Prescribing for Astigmatism

Tips and Tricks for 360º of Scleral Lens Fitting Success

Prescribing for Astigmatism

Tips and Tricks for 360º of Scleral Lens Fitting Success


Blanching is a choking off of the conjunctival blood vessels close to the limbus, while impingement occurs at the edge of the lens (Figure 1). Our literature search revealed no studies that quantified what amount of blanching or impingement is detrimental, but practitioners agree that this should be addressed.

Figure 1. Post-penetrating keratoplasty patient with blanching at 3 o’clock (left), and pellucid patient with impingement at 7 o’clock (right). Click here to see a video of blanching.

Toric Peripheral Curves

Because the anterior ocular surface is typically not symmetrical in shape beyond the cornea, the sclera may have certain areas and meridians that are steeper or flatter compared to others. Focal areas of blanching are inevitable when a spherical lens is placed on a toric sclera; this often leads to sectoral areas of compression at 3 o’clock and 9 o’clock along with areas of excessive edge lift at 6 o’clock and 12 o’clock. This is especially the case for scleral lens diameters greater than 15.0mm.

Scleral toricity increases further away from the limbus, making a toric peripheral curve system more of a necessity. Toric or quadrant-specific lenses are now available to improve the overall fit of a scleral lens. The landing zone is generally the only toric portion unless otherwise specified.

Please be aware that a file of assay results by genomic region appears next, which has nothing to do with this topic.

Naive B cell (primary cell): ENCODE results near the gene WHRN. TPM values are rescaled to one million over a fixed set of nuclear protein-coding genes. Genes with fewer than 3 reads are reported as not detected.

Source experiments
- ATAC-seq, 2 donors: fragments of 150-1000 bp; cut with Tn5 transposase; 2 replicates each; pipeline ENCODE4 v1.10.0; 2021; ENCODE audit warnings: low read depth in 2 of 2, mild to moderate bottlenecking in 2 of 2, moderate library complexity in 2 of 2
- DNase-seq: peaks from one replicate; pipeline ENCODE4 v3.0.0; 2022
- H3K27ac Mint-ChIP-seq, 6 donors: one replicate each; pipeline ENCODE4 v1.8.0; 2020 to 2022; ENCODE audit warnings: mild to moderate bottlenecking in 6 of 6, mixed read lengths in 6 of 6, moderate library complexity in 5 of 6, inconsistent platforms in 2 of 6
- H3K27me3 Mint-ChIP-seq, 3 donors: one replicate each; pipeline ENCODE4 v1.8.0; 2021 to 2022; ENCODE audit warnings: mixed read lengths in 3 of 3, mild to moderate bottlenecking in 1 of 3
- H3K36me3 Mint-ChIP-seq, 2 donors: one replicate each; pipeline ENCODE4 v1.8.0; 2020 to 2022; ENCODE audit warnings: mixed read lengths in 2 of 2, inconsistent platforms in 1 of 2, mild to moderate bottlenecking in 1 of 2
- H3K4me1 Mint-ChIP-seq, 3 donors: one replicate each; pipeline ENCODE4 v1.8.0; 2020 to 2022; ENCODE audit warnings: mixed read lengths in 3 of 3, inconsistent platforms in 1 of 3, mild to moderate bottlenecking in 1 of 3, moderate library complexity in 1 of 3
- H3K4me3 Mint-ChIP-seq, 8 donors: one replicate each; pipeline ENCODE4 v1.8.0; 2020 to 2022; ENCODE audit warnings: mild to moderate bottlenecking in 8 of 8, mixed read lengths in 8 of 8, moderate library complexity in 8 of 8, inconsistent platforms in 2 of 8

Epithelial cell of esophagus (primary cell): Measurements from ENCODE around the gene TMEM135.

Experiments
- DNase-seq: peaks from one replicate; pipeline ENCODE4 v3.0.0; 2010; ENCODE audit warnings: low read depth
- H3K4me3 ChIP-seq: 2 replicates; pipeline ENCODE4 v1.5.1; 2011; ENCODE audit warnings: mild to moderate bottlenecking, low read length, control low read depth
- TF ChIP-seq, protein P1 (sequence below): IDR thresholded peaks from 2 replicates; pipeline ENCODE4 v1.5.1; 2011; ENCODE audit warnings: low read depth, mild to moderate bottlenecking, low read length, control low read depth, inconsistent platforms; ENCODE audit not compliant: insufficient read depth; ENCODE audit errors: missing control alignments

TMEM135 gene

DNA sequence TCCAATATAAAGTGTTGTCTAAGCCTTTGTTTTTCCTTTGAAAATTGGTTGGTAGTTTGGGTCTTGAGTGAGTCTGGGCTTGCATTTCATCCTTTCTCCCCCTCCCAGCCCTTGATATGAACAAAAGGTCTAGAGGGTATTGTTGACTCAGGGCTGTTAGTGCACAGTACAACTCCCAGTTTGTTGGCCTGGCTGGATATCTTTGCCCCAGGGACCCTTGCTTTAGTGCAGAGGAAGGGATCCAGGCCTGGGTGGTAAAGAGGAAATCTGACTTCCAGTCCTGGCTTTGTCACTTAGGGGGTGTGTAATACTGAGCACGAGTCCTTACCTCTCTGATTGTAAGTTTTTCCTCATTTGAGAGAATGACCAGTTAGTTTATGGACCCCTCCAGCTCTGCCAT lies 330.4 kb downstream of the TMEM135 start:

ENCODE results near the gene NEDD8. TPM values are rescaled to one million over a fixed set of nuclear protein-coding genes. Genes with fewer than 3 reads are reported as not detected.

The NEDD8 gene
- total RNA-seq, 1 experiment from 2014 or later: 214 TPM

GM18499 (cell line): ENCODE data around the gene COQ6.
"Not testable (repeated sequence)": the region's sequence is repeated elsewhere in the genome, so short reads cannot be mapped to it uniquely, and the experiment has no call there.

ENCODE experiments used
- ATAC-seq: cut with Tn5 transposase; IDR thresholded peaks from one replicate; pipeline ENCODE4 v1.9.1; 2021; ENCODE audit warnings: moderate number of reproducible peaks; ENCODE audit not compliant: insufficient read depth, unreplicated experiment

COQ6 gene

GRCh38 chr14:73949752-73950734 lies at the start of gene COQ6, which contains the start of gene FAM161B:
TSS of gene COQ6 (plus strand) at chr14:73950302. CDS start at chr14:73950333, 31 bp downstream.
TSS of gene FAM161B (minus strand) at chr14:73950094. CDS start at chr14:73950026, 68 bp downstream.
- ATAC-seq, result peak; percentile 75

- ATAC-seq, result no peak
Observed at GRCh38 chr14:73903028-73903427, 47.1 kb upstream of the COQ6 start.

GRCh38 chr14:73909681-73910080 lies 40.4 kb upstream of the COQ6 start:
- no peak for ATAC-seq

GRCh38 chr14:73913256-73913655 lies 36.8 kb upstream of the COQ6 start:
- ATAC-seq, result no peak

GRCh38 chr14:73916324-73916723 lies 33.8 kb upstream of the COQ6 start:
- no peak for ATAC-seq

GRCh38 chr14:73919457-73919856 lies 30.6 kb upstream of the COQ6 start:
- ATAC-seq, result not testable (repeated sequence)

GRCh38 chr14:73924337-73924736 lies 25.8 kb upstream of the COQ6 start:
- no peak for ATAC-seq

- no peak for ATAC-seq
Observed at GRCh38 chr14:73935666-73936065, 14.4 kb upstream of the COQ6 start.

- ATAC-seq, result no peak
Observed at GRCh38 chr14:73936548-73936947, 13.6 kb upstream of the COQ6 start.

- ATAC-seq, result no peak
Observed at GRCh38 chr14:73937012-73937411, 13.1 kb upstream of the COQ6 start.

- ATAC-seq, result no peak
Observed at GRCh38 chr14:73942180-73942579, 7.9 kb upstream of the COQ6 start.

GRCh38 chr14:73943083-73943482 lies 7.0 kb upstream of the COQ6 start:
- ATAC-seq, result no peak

Toric peripheral curve systems more equally distribute pressure over the sclera, enhancing lens stability, comfort, and anterior ocular surface health (Visser et al, 2006; Visser et al, 2007). Some patients report less accumulation of reservoir debris in the tear lens and, therefore, less clouding of vision during wear. With the increased stabilization provided by toric peripheral curves, a front-surface toric design can also be incorporated for patients requiring correction for residual astigmatism.

Let’s Poll the Crowd

How often is customization of toric peripheral curves put into practice? Polled contact lens laboratory consultants and practitioners who regularly fit scleral lenses reported that 10% to 20% of finalized scleral lenses utilized toric peripheral curves. They said that these lenses should be used to reduce blanching, impingement, and edge lift; eliminate bulbar redness; stabilize a front-surface toric lens; create a mismatch between lens and sclera to reduce seal-off and allow for easier lens removal; reduce flexure without changing lens center thickness; or increase wear time and comfort.

Our respondents recommended to design scleral lenses based on trial lens fitting (as opposed to topography); prescribe a toric periphery more often for larger diameters (>15.0mm); and start with 2.00D to 3.00D of peripheral toricity on the initial lens order.

Lastly, in dispensing to patients, it may be beneficial to dot the lens to evaluate the amount of rotation as well as indicate to patients the correct orientation for lens application. CLS

We would like to thank the practitioners and laboratory consultants for their contributions to this article.

For references, please visit and click on document #227.

Dr. Gates and Dr. Miller are the cornea and contact lens residents at the Southern California College of Optometry (SCCO) at Marshall B. Ketchum University (MBKU). Dr. Edrington is the cornea and contact lens residency coordinator at SCCO. He is also a Fellow of the American Academy of Optometry and a Diplomate in their Cornea, Contact Lens, and Refractive Technologies Section.